‘Blackstar’ Reappraised: The Clues About Bowie’s Impending Death That Most Of Us Missed

As of yesterday morning, we are all living in a world without David Bowie, and already the place feels that little more drab and diminished by the knowledge that he’s no longer somewhere out in it. He didn’t leave us empty-handed, though: in lieu of that long-hoped-for return to the stage, Bowie has given us his 27th and final album, ‘Blackstar’, and a performance of an altogether more fascinating sort. When Tony Visconti wrote that his friend’s death was “a work of art,” he wasn’t kidding: ‘Blackstar‘ was always meant to be understood through the prism of Bowie’s death. Consequently, a record that might have sounded oblique and unwelcoming on Friday afternoon hit us all like a slegehammer on Monday morning.

The truth, however, was always out there. Bowie’s absence from the album’s cover was not just unusual but unprecedented, and like the title, it invited all manner of speculation – ‘True Detective’ fans (like me) will probably have made the leap from ‘Blackstar’ to Robert Chambers’ short-story collection ‘The King in Yellow’, which describes the ancient city of Carcosa, “where black stars rise and strange moons circle through the skies.” It might sound like a stretch, but both of those things do appear in Johan Renck’s ‘Blackstar’ video, which revealed the fate of Major Tom, a lifeless spacesuit marooned on a distant world, whose skull – bejewelled, like a catacomb saint’s – becomes the centrepiece of a bizarre religious ceremony, while the rest of him drifts into the blackness of a solar eclipse. The lyrics, meanwhile, not only foreshadow Bowie’s death, but our reaction to it: “Something happened on the day he died/ Spirit rose a metre and stepped aside/ Somebody else took his place and bravely cried/ I’m a blackstar.” It’s an oddly muted, matter-of-fact way to imagine your own send-off; almost as though he’s asking us not to make too much of a fuss about it.

Next comes ‘Lazarus’, and an opening line (“Look up here, I’m in heaven/ I’ve got scars that can’t be seen,”) Bowie must have known the subsequent impact of. The resurrection of Lazarus was symbolic of Christ’s power over death, but Bowie’s power is to turn it into art: “I’ve got drama, can’t be stolen,” he winks, hinting at the big reveal to come. Again, Johan Renck’s accompanying video doesn’t fill in the blanks so much as hammer them home, and ends with Bowie up from his deathbed, working and creating right up until the moment he’s forced back into the armoire and the door closes behind him – a devastating metaphor for the making of the album, and a rare insight into his frame of mind during those final months. It’s an idea that also pops up again on ‘Dollar Days’, which finds him “dying to push their backs against the grain/ And fool them all again and again,” – he wasn’t raging against the dying of the light, so much as scheming in defiance of it.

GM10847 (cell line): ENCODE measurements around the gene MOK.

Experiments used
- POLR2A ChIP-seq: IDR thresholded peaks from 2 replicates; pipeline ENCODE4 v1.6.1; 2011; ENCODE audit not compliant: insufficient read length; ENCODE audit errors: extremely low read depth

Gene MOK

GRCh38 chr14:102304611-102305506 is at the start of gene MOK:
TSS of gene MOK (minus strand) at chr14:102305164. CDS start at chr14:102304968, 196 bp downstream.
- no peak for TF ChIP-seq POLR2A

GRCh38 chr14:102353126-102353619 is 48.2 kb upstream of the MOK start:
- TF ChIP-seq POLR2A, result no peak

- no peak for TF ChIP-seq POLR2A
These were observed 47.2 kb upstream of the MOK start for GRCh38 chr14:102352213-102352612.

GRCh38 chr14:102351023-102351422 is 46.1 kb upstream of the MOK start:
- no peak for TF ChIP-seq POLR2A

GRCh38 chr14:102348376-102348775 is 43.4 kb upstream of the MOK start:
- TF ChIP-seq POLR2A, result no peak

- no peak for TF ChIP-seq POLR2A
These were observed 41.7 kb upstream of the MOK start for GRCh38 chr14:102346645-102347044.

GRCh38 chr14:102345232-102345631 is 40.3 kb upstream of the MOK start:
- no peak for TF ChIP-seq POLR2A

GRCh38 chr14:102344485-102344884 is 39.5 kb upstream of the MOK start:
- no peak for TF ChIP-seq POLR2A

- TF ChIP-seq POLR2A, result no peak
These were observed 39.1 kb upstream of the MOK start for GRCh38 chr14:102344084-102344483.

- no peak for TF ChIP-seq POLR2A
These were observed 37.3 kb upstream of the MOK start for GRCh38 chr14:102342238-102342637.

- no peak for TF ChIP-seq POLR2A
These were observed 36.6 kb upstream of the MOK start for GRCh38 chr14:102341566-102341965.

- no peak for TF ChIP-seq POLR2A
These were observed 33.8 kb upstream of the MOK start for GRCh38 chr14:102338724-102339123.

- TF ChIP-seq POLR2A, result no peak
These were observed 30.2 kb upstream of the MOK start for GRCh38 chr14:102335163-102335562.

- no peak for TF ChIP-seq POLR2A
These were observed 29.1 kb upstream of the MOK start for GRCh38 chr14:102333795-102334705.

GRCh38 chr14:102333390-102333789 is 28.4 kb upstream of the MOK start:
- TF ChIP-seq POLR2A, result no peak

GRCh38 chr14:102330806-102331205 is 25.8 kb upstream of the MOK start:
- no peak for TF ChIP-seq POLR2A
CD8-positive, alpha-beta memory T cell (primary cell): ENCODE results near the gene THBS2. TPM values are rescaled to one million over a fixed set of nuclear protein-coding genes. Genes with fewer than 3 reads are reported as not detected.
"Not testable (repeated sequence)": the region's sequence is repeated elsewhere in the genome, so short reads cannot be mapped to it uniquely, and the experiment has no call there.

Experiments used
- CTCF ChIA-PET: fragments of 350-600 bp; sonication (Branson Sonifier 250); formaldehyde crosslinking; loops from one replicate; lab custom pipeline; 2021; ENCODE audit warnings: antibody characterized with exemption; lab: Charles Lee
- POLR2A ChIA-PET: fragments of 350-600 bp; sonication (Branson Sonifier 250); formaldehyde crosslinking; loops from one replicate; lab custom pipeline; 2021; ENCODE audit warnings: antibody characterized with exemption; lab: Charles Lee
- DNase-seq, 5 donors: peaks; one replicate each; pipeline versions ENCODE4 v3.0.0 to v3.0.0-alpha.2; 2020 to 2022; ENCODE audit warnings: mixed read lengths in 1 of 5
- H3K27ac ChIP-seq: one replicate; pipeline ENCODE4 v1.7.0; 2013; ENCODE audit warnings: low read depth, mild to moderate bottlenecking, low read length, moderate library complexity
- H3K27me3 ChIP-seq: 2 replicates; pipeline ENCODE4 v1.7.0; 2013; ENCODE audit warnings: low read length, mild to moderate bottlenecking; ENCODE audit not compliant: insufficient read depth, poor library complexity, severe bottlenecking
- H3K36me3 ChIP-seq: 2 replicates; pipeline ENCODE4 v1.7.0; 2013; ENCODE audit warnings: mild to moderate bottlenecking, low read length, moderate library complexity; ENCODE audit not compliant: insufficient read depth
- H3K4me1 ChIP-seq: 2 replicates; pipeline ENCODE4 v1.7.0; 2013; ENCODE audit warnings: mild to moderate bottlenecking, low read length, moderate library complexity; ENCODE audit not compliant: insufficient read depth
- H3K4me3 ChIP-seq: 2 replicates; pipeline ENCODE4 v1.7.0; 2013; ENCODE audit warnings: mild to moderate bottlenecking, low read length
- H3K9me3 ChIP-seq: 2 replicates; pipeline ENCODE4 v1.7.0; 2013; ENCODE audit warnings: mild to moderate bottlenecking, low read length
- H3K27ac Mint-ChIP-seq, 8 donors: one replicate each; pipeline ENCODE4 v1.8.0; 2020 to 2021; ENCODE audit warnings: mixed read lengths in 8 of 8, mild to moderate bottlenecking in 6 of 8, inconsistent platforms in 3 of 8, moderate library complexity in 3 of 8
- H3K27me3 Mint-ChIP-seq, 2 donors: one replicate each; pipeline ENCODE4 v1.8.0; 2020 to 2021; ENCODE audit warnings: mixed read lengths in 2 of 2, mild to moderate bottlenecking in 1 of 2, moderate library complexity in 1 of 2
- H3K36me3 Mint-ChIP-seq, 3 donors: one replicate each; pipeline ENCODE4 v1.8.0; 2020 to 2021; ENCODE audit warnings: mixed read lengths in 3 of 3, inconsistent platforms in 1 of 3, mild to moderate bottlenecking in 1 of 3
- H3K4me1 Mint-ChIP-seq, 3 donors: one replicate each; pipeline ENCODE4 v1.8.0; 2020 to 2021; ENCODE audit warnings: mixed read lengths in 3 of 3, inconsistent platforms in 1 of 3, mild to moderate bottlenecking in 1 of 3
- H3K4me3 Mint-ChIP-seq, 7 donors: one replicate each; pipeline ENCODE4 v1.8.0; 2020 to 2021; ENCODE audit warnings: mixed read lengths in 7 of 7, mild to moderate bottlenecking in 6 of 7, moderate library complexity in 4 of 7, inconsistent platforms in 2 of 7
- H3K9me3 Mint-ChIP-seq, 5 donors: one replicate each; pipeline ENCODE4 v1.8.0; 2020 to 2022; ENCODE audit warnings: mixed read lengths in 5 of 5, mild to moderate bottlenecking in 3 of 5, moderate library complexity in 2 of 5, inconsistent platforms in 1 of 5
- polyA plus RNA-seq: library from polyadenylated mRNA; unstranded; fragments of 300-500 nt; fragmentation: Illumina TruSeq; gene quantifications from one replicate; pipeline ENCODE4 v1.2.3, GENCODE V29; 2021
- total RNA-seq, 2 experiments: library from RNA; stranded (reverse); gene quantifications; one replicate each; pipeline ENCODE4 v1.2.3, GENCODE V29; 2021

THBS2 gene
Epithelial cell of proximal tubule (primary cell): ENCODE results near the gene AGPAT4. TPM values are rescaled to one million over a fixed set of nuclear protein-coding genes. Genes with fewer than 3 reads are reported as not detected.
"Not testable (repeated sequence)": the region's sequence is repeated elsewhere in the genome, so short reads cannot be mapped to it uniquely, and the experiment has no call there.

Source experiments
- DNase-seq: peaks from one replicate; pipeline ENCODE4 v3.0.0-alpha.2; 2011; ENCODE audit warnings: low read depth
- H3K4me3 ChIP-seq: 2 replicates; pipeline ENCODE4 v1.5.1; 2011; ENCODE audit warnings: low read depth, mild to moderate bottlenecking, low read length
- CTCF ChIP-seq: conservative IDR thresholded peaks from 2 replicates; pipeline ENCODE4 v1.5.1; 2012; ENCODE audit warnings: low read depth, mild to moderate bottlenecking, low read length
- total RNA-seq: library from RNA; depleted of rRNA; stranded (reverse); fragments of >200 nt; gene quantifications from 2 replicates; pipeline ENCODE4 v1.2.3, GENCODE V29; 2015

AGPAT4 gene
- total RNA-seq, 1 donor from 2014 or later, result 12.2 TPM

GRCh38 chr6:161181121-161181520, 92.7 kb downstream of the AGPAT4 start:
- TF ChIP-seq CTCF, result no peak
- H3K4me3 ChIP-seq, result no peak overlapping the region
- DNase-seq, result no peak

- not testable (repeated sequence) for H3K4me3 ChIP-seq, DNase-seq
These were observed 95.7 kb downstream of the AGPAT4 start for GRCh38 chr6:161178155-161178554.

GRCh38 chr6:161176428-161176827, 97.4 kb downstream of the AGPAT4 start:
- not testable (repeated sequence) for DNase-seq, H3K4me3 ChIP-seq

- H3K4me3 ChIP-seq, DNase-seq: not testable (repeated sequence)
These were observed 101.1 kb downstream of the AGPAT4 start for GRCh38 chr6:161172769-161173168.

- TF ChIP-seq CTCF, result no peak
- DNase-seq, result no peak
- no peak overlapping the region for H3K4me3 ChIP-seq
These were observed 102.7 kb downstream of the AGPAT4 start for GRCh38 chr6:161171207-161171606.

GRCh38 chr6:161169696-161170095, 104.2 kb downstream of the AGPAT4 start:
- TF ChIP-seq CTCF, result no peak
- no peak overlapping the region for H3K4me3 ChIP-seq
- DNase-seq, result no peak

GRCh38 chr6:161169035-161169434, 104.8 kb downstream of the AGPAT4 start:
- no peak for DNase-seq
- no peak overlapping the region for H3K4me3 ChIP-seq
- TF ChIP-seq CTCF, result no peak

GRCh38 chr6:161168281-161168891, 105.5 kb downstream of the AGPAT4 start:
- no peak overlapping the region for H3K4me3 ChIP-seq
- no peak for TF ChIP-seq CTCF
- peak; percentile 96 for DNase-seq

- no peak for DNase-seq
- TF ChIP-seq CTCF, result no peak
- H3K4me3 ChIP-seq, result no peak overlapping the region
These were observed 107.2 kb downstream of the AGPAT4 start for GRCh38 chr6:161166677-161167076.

Other references, of course, are trickier to interpret. ‘Tis a Pity She Was a Whore’ takes its name from John Ford’s Jacobean tragedy, in which the incestuous affair between siblings Giovanni and Arabella ends with him brandishing her heart on a dagger, and ‘Sue (Or in a Season of Crime)’ also has some connection to that text – its lyrics mirror certain plot developments. How (or if) any of this relates to Bowie himself is unclear: for all ‘Blackstar’ can feel remarkably candid at times, there are also moments – like ‘Girl Loves Me’, whose lyrics are partly written in the fictional argot of ‘A Clockwork Orange’ – where it seeks to impishly misdirect, to obfuscate, to keep the listener on their toes. Bowie was never an easy character to get pin down – his songs were always dense, literary affairs, strewn with ideas, references and allusions – but for the most part, ‘Blackstar’ confronts big questions of legacy and mortality with uncommon directness. On album closer ‘I Can’t Give Everything Away’, he even signs off with an epitaph as poetic as it is inscrutable: “Seeing more and feeling less/ Saying no but meaning yes/ This is all I ever meant/ That’s the message that I sent.” This is Bowie using the closing track of his final album to give us the last word on his life, his music and What It All Means. His only regret, it seems, is that he wasn’t able to leave us more.

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